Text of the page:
Report: Data Involving AirAsia's Passengers And Employees Allegedly Compromised
Important files that involve the airline's safety and operations were not locked by the ransomware.
A recent information attack spanning across AirAsia, AirAsia Indonesia, and AirAsia Thailand has affected over five million passengers' and employees' data
Believed to have taken place on 11 and 12 November, the ransomware attack was initially reported by DataBreaches.net, a website known for reporting data breach incidents globally. The website had been sent two .csv files from the perpetrator, a ransomware gang called the Daixin Team. The files were simultaneously sent to AirAsia Group.
The files were said to contain the airline passengers' information, including their IDs, full names, and booking IDs in the first file, while employee information such as photos, secret questions and answers, as well as birth cities were available in the second file.
The ransomware group, the Daixin Team, has been under the radar of several authorities in the US
New Straits Times reported that the Federal Bureau of Investigation (FBI), Cybersecurity and Infrastructure Security Agency (CISA), and Department of Health and Human Services (HHS) have released a joint Cybersecurity Advisory (CSA) to provide information on the Daixin Team that had been targeting US businesses, specifically those in the Healthcare and Public Health (HPH) sector.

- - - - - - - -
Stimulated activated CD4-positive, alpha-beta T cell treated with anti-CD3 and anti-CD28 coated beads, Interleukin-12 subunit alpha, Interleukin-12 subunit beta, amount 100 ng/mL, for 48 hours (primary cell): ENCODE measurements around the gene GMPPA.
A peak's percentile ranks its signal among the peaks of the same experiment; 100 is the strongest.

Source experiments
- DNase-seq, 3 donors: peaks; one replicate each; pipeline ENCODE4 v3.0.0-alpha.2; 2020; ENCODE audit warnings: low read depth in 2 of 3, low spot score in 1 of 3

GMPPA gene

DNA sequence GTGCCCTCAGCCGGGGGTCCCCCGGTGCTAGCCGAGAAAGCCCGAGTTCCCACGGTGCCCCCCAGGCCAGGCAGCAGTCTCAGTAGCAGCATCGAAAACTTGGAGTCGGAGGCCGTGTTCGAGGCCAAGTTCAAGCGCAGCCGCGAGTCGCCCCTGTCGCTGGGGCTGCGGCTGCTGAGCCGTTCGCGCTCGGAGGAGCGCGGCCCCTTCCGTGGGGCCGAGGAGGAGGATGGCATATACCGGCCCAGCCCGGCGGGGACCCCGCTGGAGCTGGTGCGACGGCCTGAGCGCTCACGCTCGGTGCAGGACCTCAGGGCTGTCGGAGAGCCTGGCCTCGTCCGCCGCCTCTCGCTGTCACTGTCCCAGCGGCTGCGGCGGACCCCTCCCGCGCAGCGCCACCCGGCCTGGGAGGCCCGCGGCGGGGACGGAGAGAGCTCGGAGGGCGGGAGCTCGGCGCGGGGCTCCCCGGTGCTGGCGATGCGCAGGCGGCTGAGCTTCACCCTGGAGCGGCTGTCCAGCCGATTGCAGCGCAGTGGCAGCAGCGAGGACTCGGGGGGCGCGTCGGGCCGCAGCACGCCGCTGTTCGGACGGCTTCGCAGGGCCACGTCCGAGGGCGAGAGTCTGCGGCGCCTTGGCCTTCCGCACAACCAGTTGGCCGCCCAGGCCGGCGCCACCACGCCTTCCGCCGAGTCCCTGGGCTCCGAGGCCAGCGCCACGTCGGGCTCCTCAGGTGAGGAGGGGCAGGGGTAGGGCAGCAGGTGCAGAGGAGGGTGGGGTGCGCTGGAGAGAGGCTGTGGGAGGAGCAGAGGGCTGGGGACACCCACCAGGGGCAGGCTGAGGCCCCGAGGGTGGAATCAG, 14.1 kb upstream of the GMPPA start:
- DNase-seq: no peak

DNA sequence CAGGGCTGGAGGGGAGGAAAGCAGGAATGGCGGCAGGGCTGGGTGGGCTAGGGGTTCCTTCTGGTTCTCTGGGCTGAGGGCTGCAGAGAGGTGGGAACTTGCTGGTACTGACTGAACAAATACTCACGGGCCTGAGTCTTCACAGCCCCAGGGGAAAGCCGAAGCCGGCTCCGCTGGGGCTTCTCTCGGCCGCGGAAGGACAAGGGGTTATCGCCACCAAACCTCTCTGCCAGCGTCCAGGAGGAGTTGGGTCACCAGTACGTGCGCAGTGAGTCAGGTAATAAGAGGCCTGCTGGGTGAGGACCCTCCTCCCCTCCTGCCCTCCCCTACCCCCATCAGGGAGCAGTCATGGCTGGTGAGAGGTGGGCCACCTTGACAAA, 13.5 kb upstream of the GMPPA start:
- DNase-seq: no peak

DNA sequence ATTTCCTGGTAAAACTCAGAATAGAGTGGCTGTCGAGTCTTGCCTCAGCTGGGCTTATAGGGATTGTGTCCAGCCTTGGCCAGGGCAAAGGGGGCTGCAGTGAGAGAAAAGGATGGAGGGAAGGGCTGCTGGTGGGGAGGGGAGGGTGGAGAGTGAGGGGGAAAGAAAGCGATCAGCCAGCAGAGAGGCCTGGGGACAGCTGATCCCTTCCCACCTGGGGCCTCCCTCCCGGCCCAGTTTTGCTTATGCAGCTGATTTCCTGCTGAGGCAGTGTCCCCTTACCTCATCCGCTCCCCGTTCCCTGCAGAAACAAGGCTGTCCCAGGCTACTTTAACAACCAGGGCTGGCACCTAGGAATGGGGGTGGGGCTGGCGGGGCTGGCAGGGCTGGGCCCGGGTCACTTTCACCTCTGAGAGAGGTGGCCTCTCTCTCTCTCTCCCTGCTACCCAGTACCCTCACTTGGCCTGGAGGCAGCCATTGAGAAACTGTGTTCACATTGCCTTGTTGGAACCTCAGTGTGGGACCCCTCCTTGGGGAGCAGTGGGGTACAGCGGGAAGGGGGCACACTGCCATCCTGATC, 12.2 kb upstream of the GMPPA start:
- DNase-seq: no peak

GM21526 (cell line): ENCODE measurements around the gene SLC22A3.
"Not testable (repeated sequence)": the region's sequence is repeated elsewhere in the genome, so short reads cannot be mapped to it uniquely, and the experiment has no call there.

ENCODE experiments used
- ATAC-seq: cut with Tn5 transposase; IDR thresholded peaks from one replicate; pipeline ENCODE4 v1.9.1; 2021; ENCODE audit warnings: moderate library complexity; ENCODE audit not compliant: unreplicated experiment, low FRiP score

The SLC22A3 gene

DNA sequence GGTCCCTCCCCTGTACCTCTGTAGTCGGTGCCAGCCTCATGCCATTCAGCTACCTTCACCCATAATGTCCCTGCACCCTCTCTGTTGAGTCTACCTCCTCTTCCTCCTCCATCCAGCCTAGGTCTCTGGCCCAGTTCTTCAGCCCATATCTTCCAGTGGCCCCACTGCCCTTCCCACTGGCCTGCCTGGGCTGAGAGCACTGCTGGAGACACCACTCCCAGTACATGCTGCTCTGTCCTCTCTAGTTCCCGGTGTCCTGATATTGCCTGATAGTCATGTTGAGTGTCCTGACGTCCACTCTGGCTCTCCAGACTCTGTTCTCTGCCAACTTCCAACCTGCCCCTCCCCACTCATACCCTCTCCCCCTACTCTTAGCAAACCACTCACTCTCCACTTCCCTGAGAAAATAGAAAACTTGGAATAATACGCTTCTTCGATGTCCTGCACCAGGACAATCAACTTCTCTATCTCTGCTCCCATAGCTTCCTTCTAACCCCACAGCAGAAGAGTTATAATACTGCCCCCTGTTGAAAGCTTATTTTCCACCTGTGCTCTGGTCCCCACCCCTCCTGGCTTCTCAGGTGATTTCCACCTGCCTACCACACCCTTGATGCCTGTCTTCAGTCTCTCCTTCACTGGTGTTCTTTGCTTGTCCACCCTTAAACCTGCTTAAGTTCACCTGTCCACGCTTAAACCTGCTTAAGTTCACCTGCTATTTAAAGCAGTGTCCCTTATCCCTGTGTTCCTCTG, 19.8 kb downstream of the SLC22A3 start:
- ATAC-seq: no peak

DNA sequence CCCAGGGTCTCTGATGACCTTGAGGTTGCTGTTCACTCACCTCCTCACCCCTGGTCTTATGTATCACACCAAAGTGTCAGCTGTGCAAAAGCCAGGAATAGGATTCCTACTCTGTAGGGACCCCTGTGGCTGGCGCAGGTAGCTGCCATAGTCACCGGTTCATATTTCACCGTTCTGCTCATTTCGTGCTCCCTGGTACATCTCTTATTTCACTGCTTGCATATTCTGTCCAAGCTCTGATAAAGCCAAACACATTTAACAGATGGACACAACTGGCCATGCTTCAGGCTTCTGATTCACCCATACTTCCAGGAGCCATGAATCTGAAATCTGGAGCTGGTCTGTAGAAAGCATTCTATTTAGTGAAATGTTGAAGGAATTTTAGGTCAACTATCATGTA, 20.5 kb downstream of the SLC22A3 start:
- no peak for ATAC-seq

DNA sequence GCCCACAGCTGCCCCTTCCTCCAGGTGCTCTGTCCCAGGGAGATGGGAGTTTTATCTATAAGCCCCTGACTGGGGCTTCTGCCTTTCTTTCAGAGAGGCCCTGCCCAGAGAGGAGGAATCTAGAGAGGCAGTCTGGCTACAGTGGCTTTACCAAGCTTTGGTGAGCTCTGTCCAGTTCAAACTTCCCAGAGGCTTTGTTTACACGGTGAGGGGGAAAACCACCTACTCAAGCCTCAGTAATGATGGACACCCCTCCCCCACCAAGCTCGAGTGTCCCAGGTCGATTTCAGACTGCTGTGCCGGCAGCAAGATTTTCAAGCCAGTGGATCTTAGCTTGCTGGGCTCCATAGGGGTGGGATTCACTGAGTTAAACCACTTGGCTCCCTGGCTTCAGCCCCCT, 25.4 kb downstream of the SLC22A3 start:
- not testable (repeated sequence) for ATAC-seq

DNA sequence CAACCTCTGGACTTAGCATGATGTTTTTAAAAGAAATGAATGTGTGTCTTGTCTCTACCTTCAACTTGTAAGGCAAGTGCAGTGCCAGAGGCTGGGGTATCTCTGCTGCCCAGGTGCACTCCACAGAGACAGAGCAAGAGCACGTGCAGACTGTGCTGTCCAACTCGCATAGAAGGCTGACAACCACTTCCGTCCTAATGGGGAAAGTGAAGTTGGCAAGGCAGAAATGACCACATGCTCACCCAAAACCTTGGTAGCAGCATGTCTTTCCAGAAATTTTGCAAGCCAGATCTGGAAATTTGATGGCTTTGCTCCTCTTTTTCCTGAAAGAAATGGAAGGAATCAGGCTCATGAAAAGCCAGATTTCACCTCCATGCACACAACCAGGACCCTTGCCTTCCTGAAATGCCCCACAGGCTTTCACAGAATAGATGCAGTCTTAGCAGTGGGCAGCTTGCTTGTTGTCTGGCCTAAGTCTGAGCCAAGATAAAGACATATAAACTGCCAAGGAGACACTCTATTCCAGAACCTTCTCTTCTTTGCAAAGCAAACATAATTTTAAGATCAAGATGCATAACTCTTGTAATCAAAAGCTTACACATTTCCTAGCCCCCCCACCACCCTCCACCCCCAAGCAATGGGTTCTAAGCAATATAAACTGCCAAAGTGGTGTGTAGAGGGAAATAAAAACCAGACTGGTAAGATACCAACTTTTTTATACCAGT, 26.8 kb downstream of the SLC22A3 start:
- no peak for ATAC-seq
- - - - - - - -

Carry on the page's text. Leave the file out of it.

In the report from DataBreaches.net, the hacker group's spokesperson said that AirAsia responded quickly to the attack, but did not negotiate a ransom amount after seeing examples of the data.
It is also stated that the group was unable to make further attacks on the airline, as AirAsia Group's chaotic network and absence of standards have made it difficult for the hackers
However, data involving files such as the airline's safety and operations were not locked by the ransomware group to avoid compromising anything that could be life-threatening.
When asked whether it's true that AirAsia's chaotic network actually spared them from further attacks, the spokesperson responded, "Yes, it helped them. The internal network was configured without any rules and as a result worked very poorly. It seemed that every new system administrator 'built his shed next to the old building.' At the same time, the network protection was very, very weak".
Currently, several media outlets and reporters are reaching out to AirAsia for comment.
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